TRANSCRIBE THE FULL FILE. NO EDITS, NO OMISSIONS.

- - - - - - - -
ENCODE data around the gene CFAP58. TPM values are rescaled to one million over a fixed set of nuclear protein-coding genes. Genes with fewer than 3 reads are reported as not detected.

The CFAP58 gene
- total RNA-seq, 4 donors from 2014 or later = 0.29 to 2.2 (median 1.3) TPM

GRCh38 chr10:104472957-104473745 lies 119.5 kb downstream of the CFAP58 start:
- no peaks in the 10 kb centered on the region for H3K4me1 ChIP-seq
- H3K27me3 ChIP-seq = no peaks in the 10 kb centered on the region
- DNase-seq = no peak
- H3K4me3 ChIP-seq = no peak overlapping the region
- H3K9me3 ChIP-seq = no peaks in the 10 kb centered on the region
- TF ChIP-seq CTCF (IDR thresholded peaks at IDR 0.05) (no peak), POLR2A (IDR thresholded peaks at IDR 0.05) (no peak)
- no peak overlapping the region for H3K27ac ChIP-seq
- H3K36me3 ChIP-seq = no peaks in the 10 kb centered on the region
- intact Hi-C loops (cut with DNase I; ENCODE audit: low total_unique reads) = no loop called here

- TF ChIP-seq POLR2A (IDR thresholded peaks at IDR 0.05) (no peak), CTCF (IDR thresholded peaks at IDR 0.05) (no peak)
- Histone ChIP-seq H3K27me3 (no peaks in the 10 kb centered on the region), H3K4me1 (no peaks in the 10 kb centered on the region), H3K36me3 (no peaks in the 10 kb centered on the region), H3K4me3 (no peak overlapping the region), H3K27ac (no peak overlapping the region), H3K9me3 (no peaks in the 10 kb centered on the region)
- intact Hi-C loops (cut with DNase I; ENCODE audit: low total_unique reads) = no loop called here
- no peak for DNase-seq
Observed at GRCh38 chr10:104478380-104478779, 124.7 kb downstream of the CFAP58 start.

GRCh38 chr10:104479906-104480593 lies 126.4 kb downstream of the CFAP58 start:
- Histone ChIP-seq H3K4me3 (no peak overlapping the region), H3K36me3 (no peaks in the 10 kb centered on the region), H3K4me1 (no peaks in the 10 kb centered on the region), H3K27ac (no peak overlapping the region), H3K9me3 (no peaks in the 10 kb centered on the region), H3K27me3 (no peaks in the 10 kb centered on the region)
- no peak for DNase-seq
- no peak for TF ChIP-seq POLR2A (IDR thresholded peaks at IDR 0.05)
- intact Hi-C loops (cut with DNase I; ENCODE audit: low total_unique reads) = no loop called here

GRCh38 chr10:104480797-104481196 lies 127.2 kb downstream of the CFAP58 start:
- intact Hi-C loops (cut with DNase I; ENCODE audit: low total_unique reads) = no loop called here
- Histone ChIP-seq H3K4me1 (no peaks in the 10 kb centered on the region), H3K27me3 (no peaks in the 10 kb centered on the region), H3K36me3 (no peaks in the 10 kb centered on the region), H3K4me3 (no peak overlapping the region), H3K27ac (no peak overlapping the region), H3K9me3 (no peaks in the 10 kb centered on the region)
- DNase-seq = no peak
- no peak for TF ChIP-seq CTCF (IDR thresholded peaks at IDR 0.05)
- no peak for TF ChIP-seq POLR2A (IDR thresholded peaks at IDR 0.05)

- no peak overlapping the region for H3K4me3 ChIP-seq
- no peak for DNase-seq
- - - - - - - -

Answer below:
ENCODE data around the gene CFAP58. TPM values are rescaled to one million over a fixed set of nuclear protein-coding genes. Genes with fewer than 3 reads are reported as not detected.

The CFAP58 gene
- total RNA-seq, 4 donors from 2014 or later = 0.29 to 2.2 (median 1.3) TPM

GRCh38 chr10:104472957-104473745 lies 119.5 kb downstream of the CFAP58 start:
- no peaks in the 10 kb centered on the region for H3K4me1 ChIP-seq
- H3K27me3 ChIP-seq = no peaks in the 10 kb centered on the region
- DNase-seq = no peak
- H3K4me3 ChIP-seq = no peak overlapping the region
- H3K9me3 ChIP-seq = no peaks in the 10 kb centered on the region
- TF ChIP-seq CTCF (IDR thresholded peaks at IDR 0.05) (no peak), POLR2A (IDR thresholded peaks at IDR 0.05) (no peak)
- no peak overlapping the region for H3K27ac ChIP-seq
- H3K36me3 ChIP-seq = no peaks in the 10 kb centered on the region
- intact Hi-C loops (cut with DNase I; ENCODE audit: low total_unique reads) = no loop called here

- TF ChIP-seq POLR2A (IDR thresholded peaks at IDR 0.05) (no peak), CTCF (IDR thresholded peaks at IDR 0.05) (no peak)
- Histone ChIP-seq H3K27me3 (no peaks in the 10 kb centered on the region), H3K4me1 (no peaks in the 10 kb centered on the region), H3K36me3 (no peaks in the 10 kb centered on the region), H3K4me3 (no peak overlapping the region), H3K27ac (no peak overlapping the region), H3K9me3 (no peaks in the 10 kb centered on the region)
- intact Hi-C loops (cut with DNase I; ENCODE audit: low total_unique reads) = no loop called here
- no peak for DNase-seq
Observed at GRCh38 chr10:104478380-104478779, 124.7 kb downstream of the CFAP58 start.

GRCh38 chr10:104479906-104480593 lies 126.4 kb downstream of the CFAP58 start:
- Histone ChIP-seq H3K4me3 (no peak overlapping the region), H3K36me3 (no peaks in the 10 kb centered on the region), H3K4me1 (no peaks in the 10 kb centered on the region), H3K27ac (no peak overlapping the region), H3K9me3 (no peaks in the 10 kb centered on the region), H3K27me3 (no peaks in the 10 kb centered on the region)
- no peak for DNase-seq
- no peak for TF ChIP-seq POLR2A (IDR thresholded peaks at IDR 0.05)
- intact Hi-C loops (cut with DNase I; ENCODE audit: low total_unique reads) = no loop called here

GRCh38 chr10:104480797-104481196 lies 127.2 kb downstream of the CFAP58 start:
- intact Hi-C loops (cut with DNase I; ENCODE audit: low total_unique reads) = no loop called here
- Histone ChIP-seq H3K4me1 (no peaks in the 10 kb centered on the region), H3K27me3 (no peaks in the 10 kb centered on the region), H3K36me3 (no peaks in the 10 kb centered on the region), H3K4me3 (no peak overlapping the region), H3K27ac (no peak overlapping the region), H3K9me3 (no peaks in the 10 kb centered on the region)
- DNase-seq = no peak
- no peak for TF ChIP-seq CTCF (IDR thresholded peaks at IDR 0.05)
- no peak for TF ChIP-seq POLR2A (IDR thresholded peaks at IDR 0.05)

- no peak overlapping the region for H3K4me3 ChIP-seq
- no peak for DNase-seq